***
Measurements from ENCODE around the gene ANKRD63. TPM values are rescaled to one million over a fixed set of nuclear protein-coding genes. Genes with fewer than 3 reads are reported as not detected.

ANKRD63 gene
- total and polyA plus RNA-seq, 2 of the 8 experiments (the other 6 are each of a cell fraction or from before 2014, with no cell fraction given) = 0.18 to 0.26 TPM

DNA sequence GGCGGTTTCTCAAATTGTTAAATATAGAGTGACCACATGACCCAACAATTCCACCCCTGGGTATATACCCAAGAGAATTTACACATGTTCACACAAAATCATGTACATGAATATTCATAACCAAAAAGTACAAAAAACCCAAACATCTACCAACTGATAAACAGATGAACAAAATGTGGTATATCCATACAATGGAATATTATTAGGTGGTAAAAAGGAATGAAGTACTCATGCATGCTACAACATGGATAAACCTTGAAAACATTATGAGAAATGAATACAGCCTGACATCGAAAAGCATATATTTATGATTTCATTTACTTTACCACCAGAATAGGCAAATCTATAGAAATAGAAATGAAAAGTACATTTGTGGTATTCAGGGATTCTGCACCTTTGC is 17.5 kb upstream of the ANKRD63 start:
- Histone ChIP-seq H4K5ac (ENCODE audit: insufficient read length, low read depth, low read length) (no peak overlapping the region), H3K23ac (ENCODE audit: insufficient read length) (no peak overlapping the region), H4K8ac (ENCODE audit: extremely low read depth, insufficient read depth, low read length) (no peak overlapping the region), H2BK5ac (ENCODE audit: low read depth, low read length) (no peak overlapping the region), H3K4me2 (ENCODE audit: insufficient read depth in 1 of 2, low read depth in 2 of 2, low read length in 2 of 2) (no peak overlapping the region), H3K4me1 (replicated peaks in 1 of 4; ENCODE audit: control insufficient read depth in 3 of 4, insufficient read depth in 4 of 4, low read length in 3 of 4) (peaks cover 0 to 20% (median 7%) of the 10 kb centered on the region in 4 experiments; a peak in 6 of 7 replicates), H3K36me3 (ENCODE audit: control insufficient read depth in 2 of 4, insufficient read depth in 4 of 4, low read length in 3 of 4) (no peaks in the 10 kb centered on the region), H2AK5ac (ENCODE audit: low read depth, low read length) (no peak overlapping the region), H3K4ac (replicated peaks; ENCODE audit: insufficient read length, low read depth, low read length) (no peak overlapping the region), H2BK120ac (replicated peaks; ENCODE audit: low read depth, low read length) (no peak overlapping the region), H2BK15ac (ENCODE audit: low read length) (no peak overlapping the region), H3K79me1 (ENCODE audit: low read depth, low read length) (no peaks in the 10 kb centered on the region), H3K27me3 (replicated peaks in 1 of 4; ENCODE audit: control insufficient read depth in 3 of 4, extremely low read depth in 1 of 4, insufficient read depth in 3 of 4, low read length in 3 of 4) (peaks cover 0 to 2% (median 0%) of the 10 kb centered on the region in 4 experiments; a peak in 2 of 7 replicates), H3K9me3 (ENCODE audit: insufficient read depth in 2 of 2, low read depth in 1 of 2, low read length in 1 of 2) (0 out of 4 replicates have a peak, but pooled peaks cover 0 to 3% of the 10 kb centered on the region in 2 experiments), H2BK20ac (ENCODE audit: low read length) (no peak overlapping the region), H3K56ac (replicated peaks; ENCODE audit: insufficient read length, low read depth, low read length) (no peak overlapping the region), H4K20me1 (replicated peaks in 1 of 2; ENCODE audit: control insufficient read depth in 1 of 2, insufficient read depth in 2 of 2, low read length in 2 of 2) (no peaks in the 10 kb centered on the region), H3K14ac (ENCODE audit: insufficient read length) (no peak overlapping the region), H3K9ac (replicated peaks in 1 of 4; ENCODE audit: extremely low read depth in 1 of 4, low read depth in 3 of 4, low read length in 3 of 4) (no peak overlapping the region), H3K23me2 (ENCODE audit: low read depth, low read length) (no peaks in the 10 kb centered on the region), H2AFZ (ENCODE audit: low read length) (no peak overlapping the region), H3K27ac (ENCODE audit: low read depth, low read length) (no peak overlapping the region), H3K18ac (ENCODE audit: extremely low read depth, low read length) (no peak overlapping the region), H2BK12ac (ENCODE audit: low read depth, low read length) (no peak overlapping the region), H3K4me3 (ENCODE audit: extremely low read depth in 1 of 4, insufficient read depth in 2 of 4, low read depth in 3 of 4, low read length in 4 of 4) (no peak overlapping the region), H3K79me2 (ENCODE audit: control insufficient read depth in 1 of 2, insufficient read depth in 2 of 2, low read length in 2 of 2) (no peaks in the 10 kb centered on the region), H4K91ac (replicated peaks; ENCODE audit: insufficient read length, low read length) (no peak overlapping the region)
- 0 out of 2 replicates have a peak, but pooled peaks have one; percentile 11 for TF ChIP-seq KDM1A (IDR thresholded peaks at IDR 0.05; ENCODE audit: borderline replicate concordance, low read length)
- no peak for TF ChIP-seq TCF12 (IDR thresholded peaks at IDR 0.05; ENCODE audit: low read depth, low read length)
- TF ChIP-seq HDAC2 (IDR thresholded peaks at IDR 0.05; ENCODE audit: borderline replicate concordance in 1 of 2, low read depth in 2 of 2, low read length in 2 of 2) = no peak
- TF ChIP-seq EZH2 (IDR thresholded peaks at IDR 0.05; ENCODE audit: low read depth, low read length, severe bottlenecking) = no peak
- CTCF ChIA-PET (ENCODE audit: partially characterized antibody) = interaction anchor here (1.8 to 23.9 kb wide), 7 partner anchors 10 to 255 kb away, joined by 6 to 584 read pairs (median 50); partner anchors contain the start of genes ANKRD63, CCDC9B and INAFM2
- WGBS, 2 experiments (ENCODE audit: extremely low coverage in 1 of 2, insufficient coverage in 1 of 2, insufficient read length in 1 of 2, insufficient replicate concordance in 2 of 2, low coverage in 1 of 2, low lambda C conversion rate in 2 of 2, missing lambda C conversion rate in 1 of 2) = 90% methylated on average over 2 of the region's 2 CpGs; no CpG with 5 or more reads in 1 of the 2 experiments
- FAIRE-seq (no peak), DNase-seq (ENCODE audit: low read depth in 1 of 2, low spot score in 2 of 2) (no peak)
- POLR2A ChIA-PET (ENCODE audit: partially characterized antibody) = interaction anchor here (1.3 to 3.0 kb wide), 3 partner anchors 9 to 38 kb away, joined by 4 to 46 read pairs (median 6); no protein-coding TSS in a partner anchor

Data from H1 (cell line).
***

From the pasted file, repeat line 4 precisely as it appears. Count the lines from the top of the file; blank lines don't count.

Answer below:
DNA sequence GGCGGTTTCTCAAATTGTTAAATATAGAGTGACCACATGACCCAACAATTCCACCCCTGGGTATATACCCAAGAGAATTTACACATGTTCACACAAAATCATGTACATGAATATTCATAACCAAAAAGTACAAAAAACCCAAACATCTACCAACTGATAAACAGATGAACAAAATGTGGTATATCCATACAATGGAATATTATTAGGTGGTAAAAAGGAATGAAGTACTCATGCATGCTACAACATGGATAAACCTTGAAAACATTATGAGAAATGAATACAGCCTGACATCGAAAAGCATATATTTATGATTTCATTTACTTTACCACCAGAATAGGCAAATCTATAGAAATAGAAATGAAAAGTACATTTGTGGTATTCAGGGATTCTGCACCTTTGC is 17.5 kb upstream of the ANKRD63 start: